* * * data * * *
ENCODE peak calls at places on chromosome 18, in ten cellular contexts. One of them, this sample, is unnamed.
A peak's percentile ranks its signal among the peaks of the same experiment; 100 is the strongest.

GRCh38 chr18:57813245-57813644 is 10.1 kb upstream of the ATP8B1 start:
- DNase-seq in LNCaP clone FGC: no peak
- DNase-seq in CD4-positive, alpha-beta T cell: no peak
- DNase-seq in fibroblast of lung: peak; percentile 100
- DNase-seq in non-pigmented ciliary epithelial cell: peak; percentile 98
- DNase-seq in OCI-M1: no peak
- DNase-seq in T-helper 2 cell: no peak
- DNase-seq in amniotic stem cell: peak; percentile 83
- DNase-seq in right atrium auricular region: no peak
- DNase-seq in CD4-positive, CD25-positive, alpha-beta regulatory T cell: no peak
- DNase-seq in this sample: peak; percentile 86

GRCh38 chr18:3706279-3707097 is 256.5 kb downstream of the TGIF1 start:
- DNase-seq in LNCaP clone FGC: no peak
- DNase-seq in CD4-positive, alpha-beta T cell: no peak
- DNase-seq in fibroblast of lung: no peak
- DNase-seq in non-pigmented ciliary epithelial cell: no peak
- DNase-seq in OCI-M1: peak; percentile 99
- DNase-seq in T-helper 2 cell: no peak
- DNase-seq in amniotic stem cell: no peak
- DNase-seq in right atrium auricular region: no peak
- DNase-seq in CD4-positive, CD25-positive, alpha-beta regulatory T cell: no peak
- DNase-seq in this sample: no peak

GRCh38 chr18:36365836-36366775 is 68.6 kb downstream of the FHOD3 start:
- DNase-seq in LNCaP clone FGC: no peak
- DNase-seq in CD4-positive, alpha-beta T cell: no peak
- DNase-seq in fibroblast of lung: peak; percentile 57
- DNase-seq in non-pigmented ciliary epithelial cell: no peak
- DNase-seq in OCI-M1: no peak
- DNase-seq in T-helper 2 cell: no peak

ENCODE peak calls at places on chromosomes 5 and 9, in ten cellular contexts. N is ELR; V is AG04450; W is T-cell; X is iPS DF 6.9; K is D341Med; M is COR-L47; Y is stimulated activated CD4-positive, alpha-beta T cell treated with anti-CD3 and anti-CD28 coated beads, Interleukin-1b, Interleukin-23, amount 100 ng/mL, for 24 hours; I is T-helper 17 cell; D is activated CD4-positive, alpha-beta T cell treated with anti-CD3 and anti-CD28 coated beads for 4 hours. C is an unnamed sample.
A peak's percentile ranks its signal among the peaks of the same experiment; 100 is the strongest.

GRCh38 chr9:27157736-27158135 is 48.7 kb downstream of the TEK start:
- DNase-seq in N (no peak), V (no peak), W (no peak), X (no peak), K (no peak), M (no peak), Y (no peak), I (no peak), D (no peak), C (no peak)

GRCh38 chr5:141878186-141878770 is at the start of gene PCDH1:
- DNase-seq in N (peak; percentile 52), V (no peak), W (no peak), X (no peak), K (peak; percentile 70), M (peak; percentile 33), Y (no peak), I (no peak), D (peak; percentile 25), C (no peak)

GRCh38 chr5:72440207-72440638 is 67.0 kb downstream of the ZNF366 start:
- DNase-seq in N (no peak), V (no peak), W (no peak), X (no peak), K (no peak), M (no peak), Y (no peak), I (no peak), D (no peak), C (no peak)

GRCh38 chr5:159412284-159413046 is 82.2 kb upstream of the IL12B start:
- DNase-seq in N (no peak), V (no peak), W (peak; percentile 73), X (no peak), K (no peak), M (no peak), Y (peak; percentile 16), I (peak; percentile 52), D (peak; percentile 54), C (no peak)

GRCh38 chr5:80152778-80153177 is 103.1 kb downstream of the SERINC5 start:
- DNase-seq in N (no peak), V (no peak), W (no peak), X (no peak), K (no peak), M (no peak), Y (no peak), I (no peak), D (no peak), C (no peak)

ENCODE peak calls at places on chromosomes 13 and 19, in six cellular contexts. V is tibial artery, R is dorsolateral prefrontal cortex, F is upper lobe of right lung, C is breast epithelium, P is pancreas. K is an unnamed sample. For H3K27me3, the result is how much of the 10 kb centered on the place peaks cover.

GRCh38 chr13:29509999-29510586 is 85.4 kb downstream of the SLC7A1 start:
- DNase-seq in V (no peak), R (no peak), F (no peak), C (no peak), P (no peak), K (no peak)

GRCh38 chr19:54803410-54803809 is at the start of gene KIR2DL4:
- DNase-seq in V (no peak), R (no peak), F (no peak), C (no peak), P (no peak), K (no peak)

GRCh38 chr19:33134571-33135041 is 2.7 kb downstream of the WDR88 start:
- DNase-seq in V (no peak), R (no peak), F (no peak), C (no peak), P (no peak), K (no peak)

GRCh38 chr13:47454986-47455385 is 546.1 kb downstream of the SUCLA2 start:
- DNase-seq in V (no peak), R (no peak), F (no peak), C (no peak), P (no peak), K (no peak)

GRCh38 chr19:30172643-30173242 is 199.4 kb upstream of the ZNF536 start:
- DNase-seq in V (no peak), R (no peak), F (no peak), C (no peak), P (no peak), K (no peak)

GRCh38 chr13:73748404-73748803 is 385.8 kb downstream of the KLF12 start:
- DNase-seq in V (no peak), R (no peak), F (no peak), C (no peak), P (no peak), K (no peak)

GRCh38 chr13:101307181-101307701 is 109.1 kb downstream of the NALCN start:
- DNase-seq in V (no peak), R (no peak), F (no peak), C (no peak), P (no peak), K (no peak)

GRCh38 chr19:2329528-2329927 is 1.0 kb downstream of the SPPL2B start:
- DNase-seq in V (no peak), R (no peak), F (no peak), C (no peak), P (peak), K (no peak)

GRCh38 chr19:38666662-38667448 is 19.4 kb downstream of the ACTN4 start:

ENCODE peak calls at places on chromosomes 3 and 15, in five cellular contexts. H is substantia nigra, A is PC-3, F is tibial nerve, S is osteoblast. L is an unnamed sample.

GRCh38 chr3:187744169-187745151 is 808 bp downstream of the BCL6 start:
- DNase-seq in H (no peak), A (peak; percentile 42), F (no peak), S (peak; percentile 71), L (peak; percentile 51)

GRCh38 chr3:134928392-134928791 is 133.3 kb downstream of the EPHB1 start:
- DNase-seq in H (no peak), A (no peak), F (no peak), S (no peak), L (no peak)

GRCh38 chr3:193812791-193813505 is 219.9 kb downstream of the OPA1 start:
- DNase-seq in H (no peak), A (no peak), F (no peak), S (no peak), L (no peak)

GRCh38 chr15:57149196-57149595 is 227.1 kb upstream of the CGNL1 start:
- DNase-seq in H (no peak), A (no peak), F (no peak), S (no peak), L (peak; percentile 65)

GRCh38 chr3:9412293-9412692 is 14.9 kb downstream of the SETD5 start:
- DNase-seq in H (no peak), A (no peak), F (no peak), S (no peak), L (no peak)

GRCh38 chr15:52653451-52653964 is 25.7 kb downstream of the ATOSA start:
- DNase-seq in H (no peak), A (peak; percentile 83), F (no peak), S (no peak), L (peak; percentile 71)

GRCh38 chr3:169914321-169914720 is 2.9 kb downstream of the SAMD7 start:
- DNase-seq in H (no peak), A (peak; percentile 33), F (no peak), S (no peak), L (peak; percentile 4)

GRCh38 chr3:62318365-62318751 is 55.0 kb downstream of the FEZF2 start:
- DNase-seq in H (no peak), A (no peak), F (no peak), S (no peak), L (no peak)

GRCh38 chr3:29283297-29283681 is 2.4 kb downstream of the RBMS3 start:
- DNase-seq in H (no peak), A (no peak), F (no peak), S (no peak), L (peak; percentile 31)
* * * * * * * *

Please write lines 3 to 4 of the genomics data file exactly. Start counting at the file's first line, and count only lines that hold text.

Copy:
GRCh38 chr18:57813245-57813644 is 10.1 kb upstream of the ATP8B1 start:
- DNase-seq in LNCaP clone FGC: no peak